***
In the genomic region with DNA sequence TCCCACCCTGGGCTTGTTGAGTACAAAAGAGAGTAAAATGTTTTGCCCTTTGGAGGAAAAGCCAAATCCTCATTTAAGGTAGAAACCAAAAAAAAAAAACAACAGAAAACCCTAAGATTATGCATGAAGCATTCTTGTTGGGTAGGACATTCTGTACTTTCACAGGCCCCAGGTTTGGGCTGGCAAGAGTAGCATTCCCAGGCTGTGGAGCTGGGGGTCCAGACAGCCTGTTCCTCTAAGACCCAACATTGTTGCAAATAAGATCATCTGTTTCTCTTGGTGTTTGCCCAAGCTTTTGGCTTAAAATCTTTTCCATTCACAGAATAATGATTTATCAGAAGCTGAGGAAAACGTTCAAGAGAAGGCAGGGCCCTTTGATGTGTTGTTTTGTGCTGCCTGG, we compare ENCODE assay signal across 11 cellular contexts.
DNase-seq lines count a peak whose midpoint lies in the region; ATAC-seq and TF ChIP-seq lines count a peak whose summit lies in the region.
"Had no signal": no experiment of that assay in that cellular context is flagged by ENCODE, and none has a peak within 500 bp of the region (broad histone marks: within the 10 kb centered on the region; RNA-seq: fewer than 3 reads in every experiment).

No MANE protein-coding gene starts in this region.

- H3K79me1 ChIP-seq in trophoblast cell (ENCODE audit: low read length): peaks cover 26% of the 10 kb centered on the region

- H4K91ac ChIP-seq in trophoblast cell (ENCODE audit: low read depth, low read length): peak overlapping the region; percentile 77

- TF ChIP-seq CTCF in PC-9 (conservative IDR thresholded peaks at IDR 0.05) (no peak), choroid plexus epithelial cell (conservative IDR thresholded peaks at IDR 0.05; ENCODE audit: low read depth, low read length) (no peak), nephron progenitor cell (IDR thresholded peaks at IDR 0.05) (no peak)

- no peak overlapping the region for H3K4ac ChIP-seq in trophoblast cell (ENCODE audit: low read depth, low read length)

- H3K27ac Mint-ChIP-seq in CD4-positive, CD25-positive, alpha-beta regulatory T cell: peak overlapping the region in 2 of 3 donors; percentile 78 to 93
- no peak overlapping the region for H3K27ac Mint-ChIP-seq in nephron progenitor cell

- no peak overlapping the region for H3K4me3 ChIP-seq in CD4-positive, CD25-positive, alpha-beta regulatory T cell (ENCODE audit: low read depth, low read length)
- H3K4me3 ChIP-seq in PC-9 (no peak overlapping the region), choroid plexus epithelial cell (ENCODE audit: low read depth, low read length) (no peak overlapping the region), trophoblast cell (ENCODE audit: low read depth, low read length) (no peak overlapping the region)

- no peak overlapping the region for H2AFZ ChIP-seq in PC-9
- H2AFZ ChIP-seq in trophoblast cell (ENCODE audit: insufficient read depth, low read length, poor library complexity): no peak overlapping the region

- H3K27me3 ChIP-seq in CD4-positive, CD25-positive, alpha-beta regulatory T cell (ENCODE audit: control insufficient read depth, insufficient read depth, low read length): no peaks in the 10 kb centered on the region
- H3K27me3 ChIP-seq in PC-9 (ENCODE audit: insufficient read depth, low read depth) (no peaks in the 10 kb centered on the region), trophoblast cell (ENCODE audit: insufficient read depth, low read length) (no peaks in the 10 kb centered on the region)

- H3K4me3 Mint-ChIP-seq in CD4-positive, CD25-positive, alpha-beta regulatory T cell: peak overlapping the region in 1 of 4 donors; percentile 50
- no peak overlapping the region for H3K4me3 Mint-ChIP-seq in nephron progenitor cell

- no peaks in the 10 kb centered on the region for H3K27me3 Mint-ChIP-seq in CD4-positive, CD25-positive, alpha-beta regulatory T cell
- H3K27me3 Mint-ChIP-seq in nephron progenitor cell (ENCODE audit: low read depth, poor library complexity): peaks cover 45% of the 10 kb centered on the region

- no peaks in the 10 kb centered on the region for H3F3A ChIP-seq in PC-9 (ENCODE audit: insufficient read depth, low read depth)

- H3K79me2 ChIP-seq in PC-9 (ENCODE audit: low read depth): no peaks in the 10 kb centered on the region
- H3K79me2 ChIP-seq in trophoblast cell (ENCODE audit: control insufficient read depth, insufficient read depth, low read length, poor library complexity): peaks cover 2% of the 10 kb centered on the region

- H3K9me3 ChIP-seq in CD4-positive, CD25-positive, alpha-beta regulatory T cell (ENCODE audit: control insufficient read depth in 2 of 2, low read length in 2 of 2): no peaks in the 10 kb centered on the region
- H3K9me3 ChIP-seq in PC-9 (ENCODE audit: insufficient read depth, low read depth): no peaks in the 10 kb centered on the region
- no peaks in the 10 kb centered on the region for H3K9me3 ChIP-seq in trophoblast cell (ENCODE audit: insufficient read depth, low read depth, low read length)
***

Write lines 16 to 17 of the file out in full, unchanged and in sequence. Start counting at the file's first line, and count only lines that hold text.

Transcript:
- H3K27me3 ChIP-seq in PC-9 (ENCODE audit: insufficient read depth, low read depth) (no peaks in the 10 kb centered on the region), trophoblast cell (ENCODE audit: insufficient read depth, low read length) (no peaks in the 10 kb centered on the region)

- H3K4me3 Mint-ChIP-seq in CD4-positive, CD25-positive, alpha-beta regulatory T cell: peak overlapping the region in 1 of 4 donors; percentile 50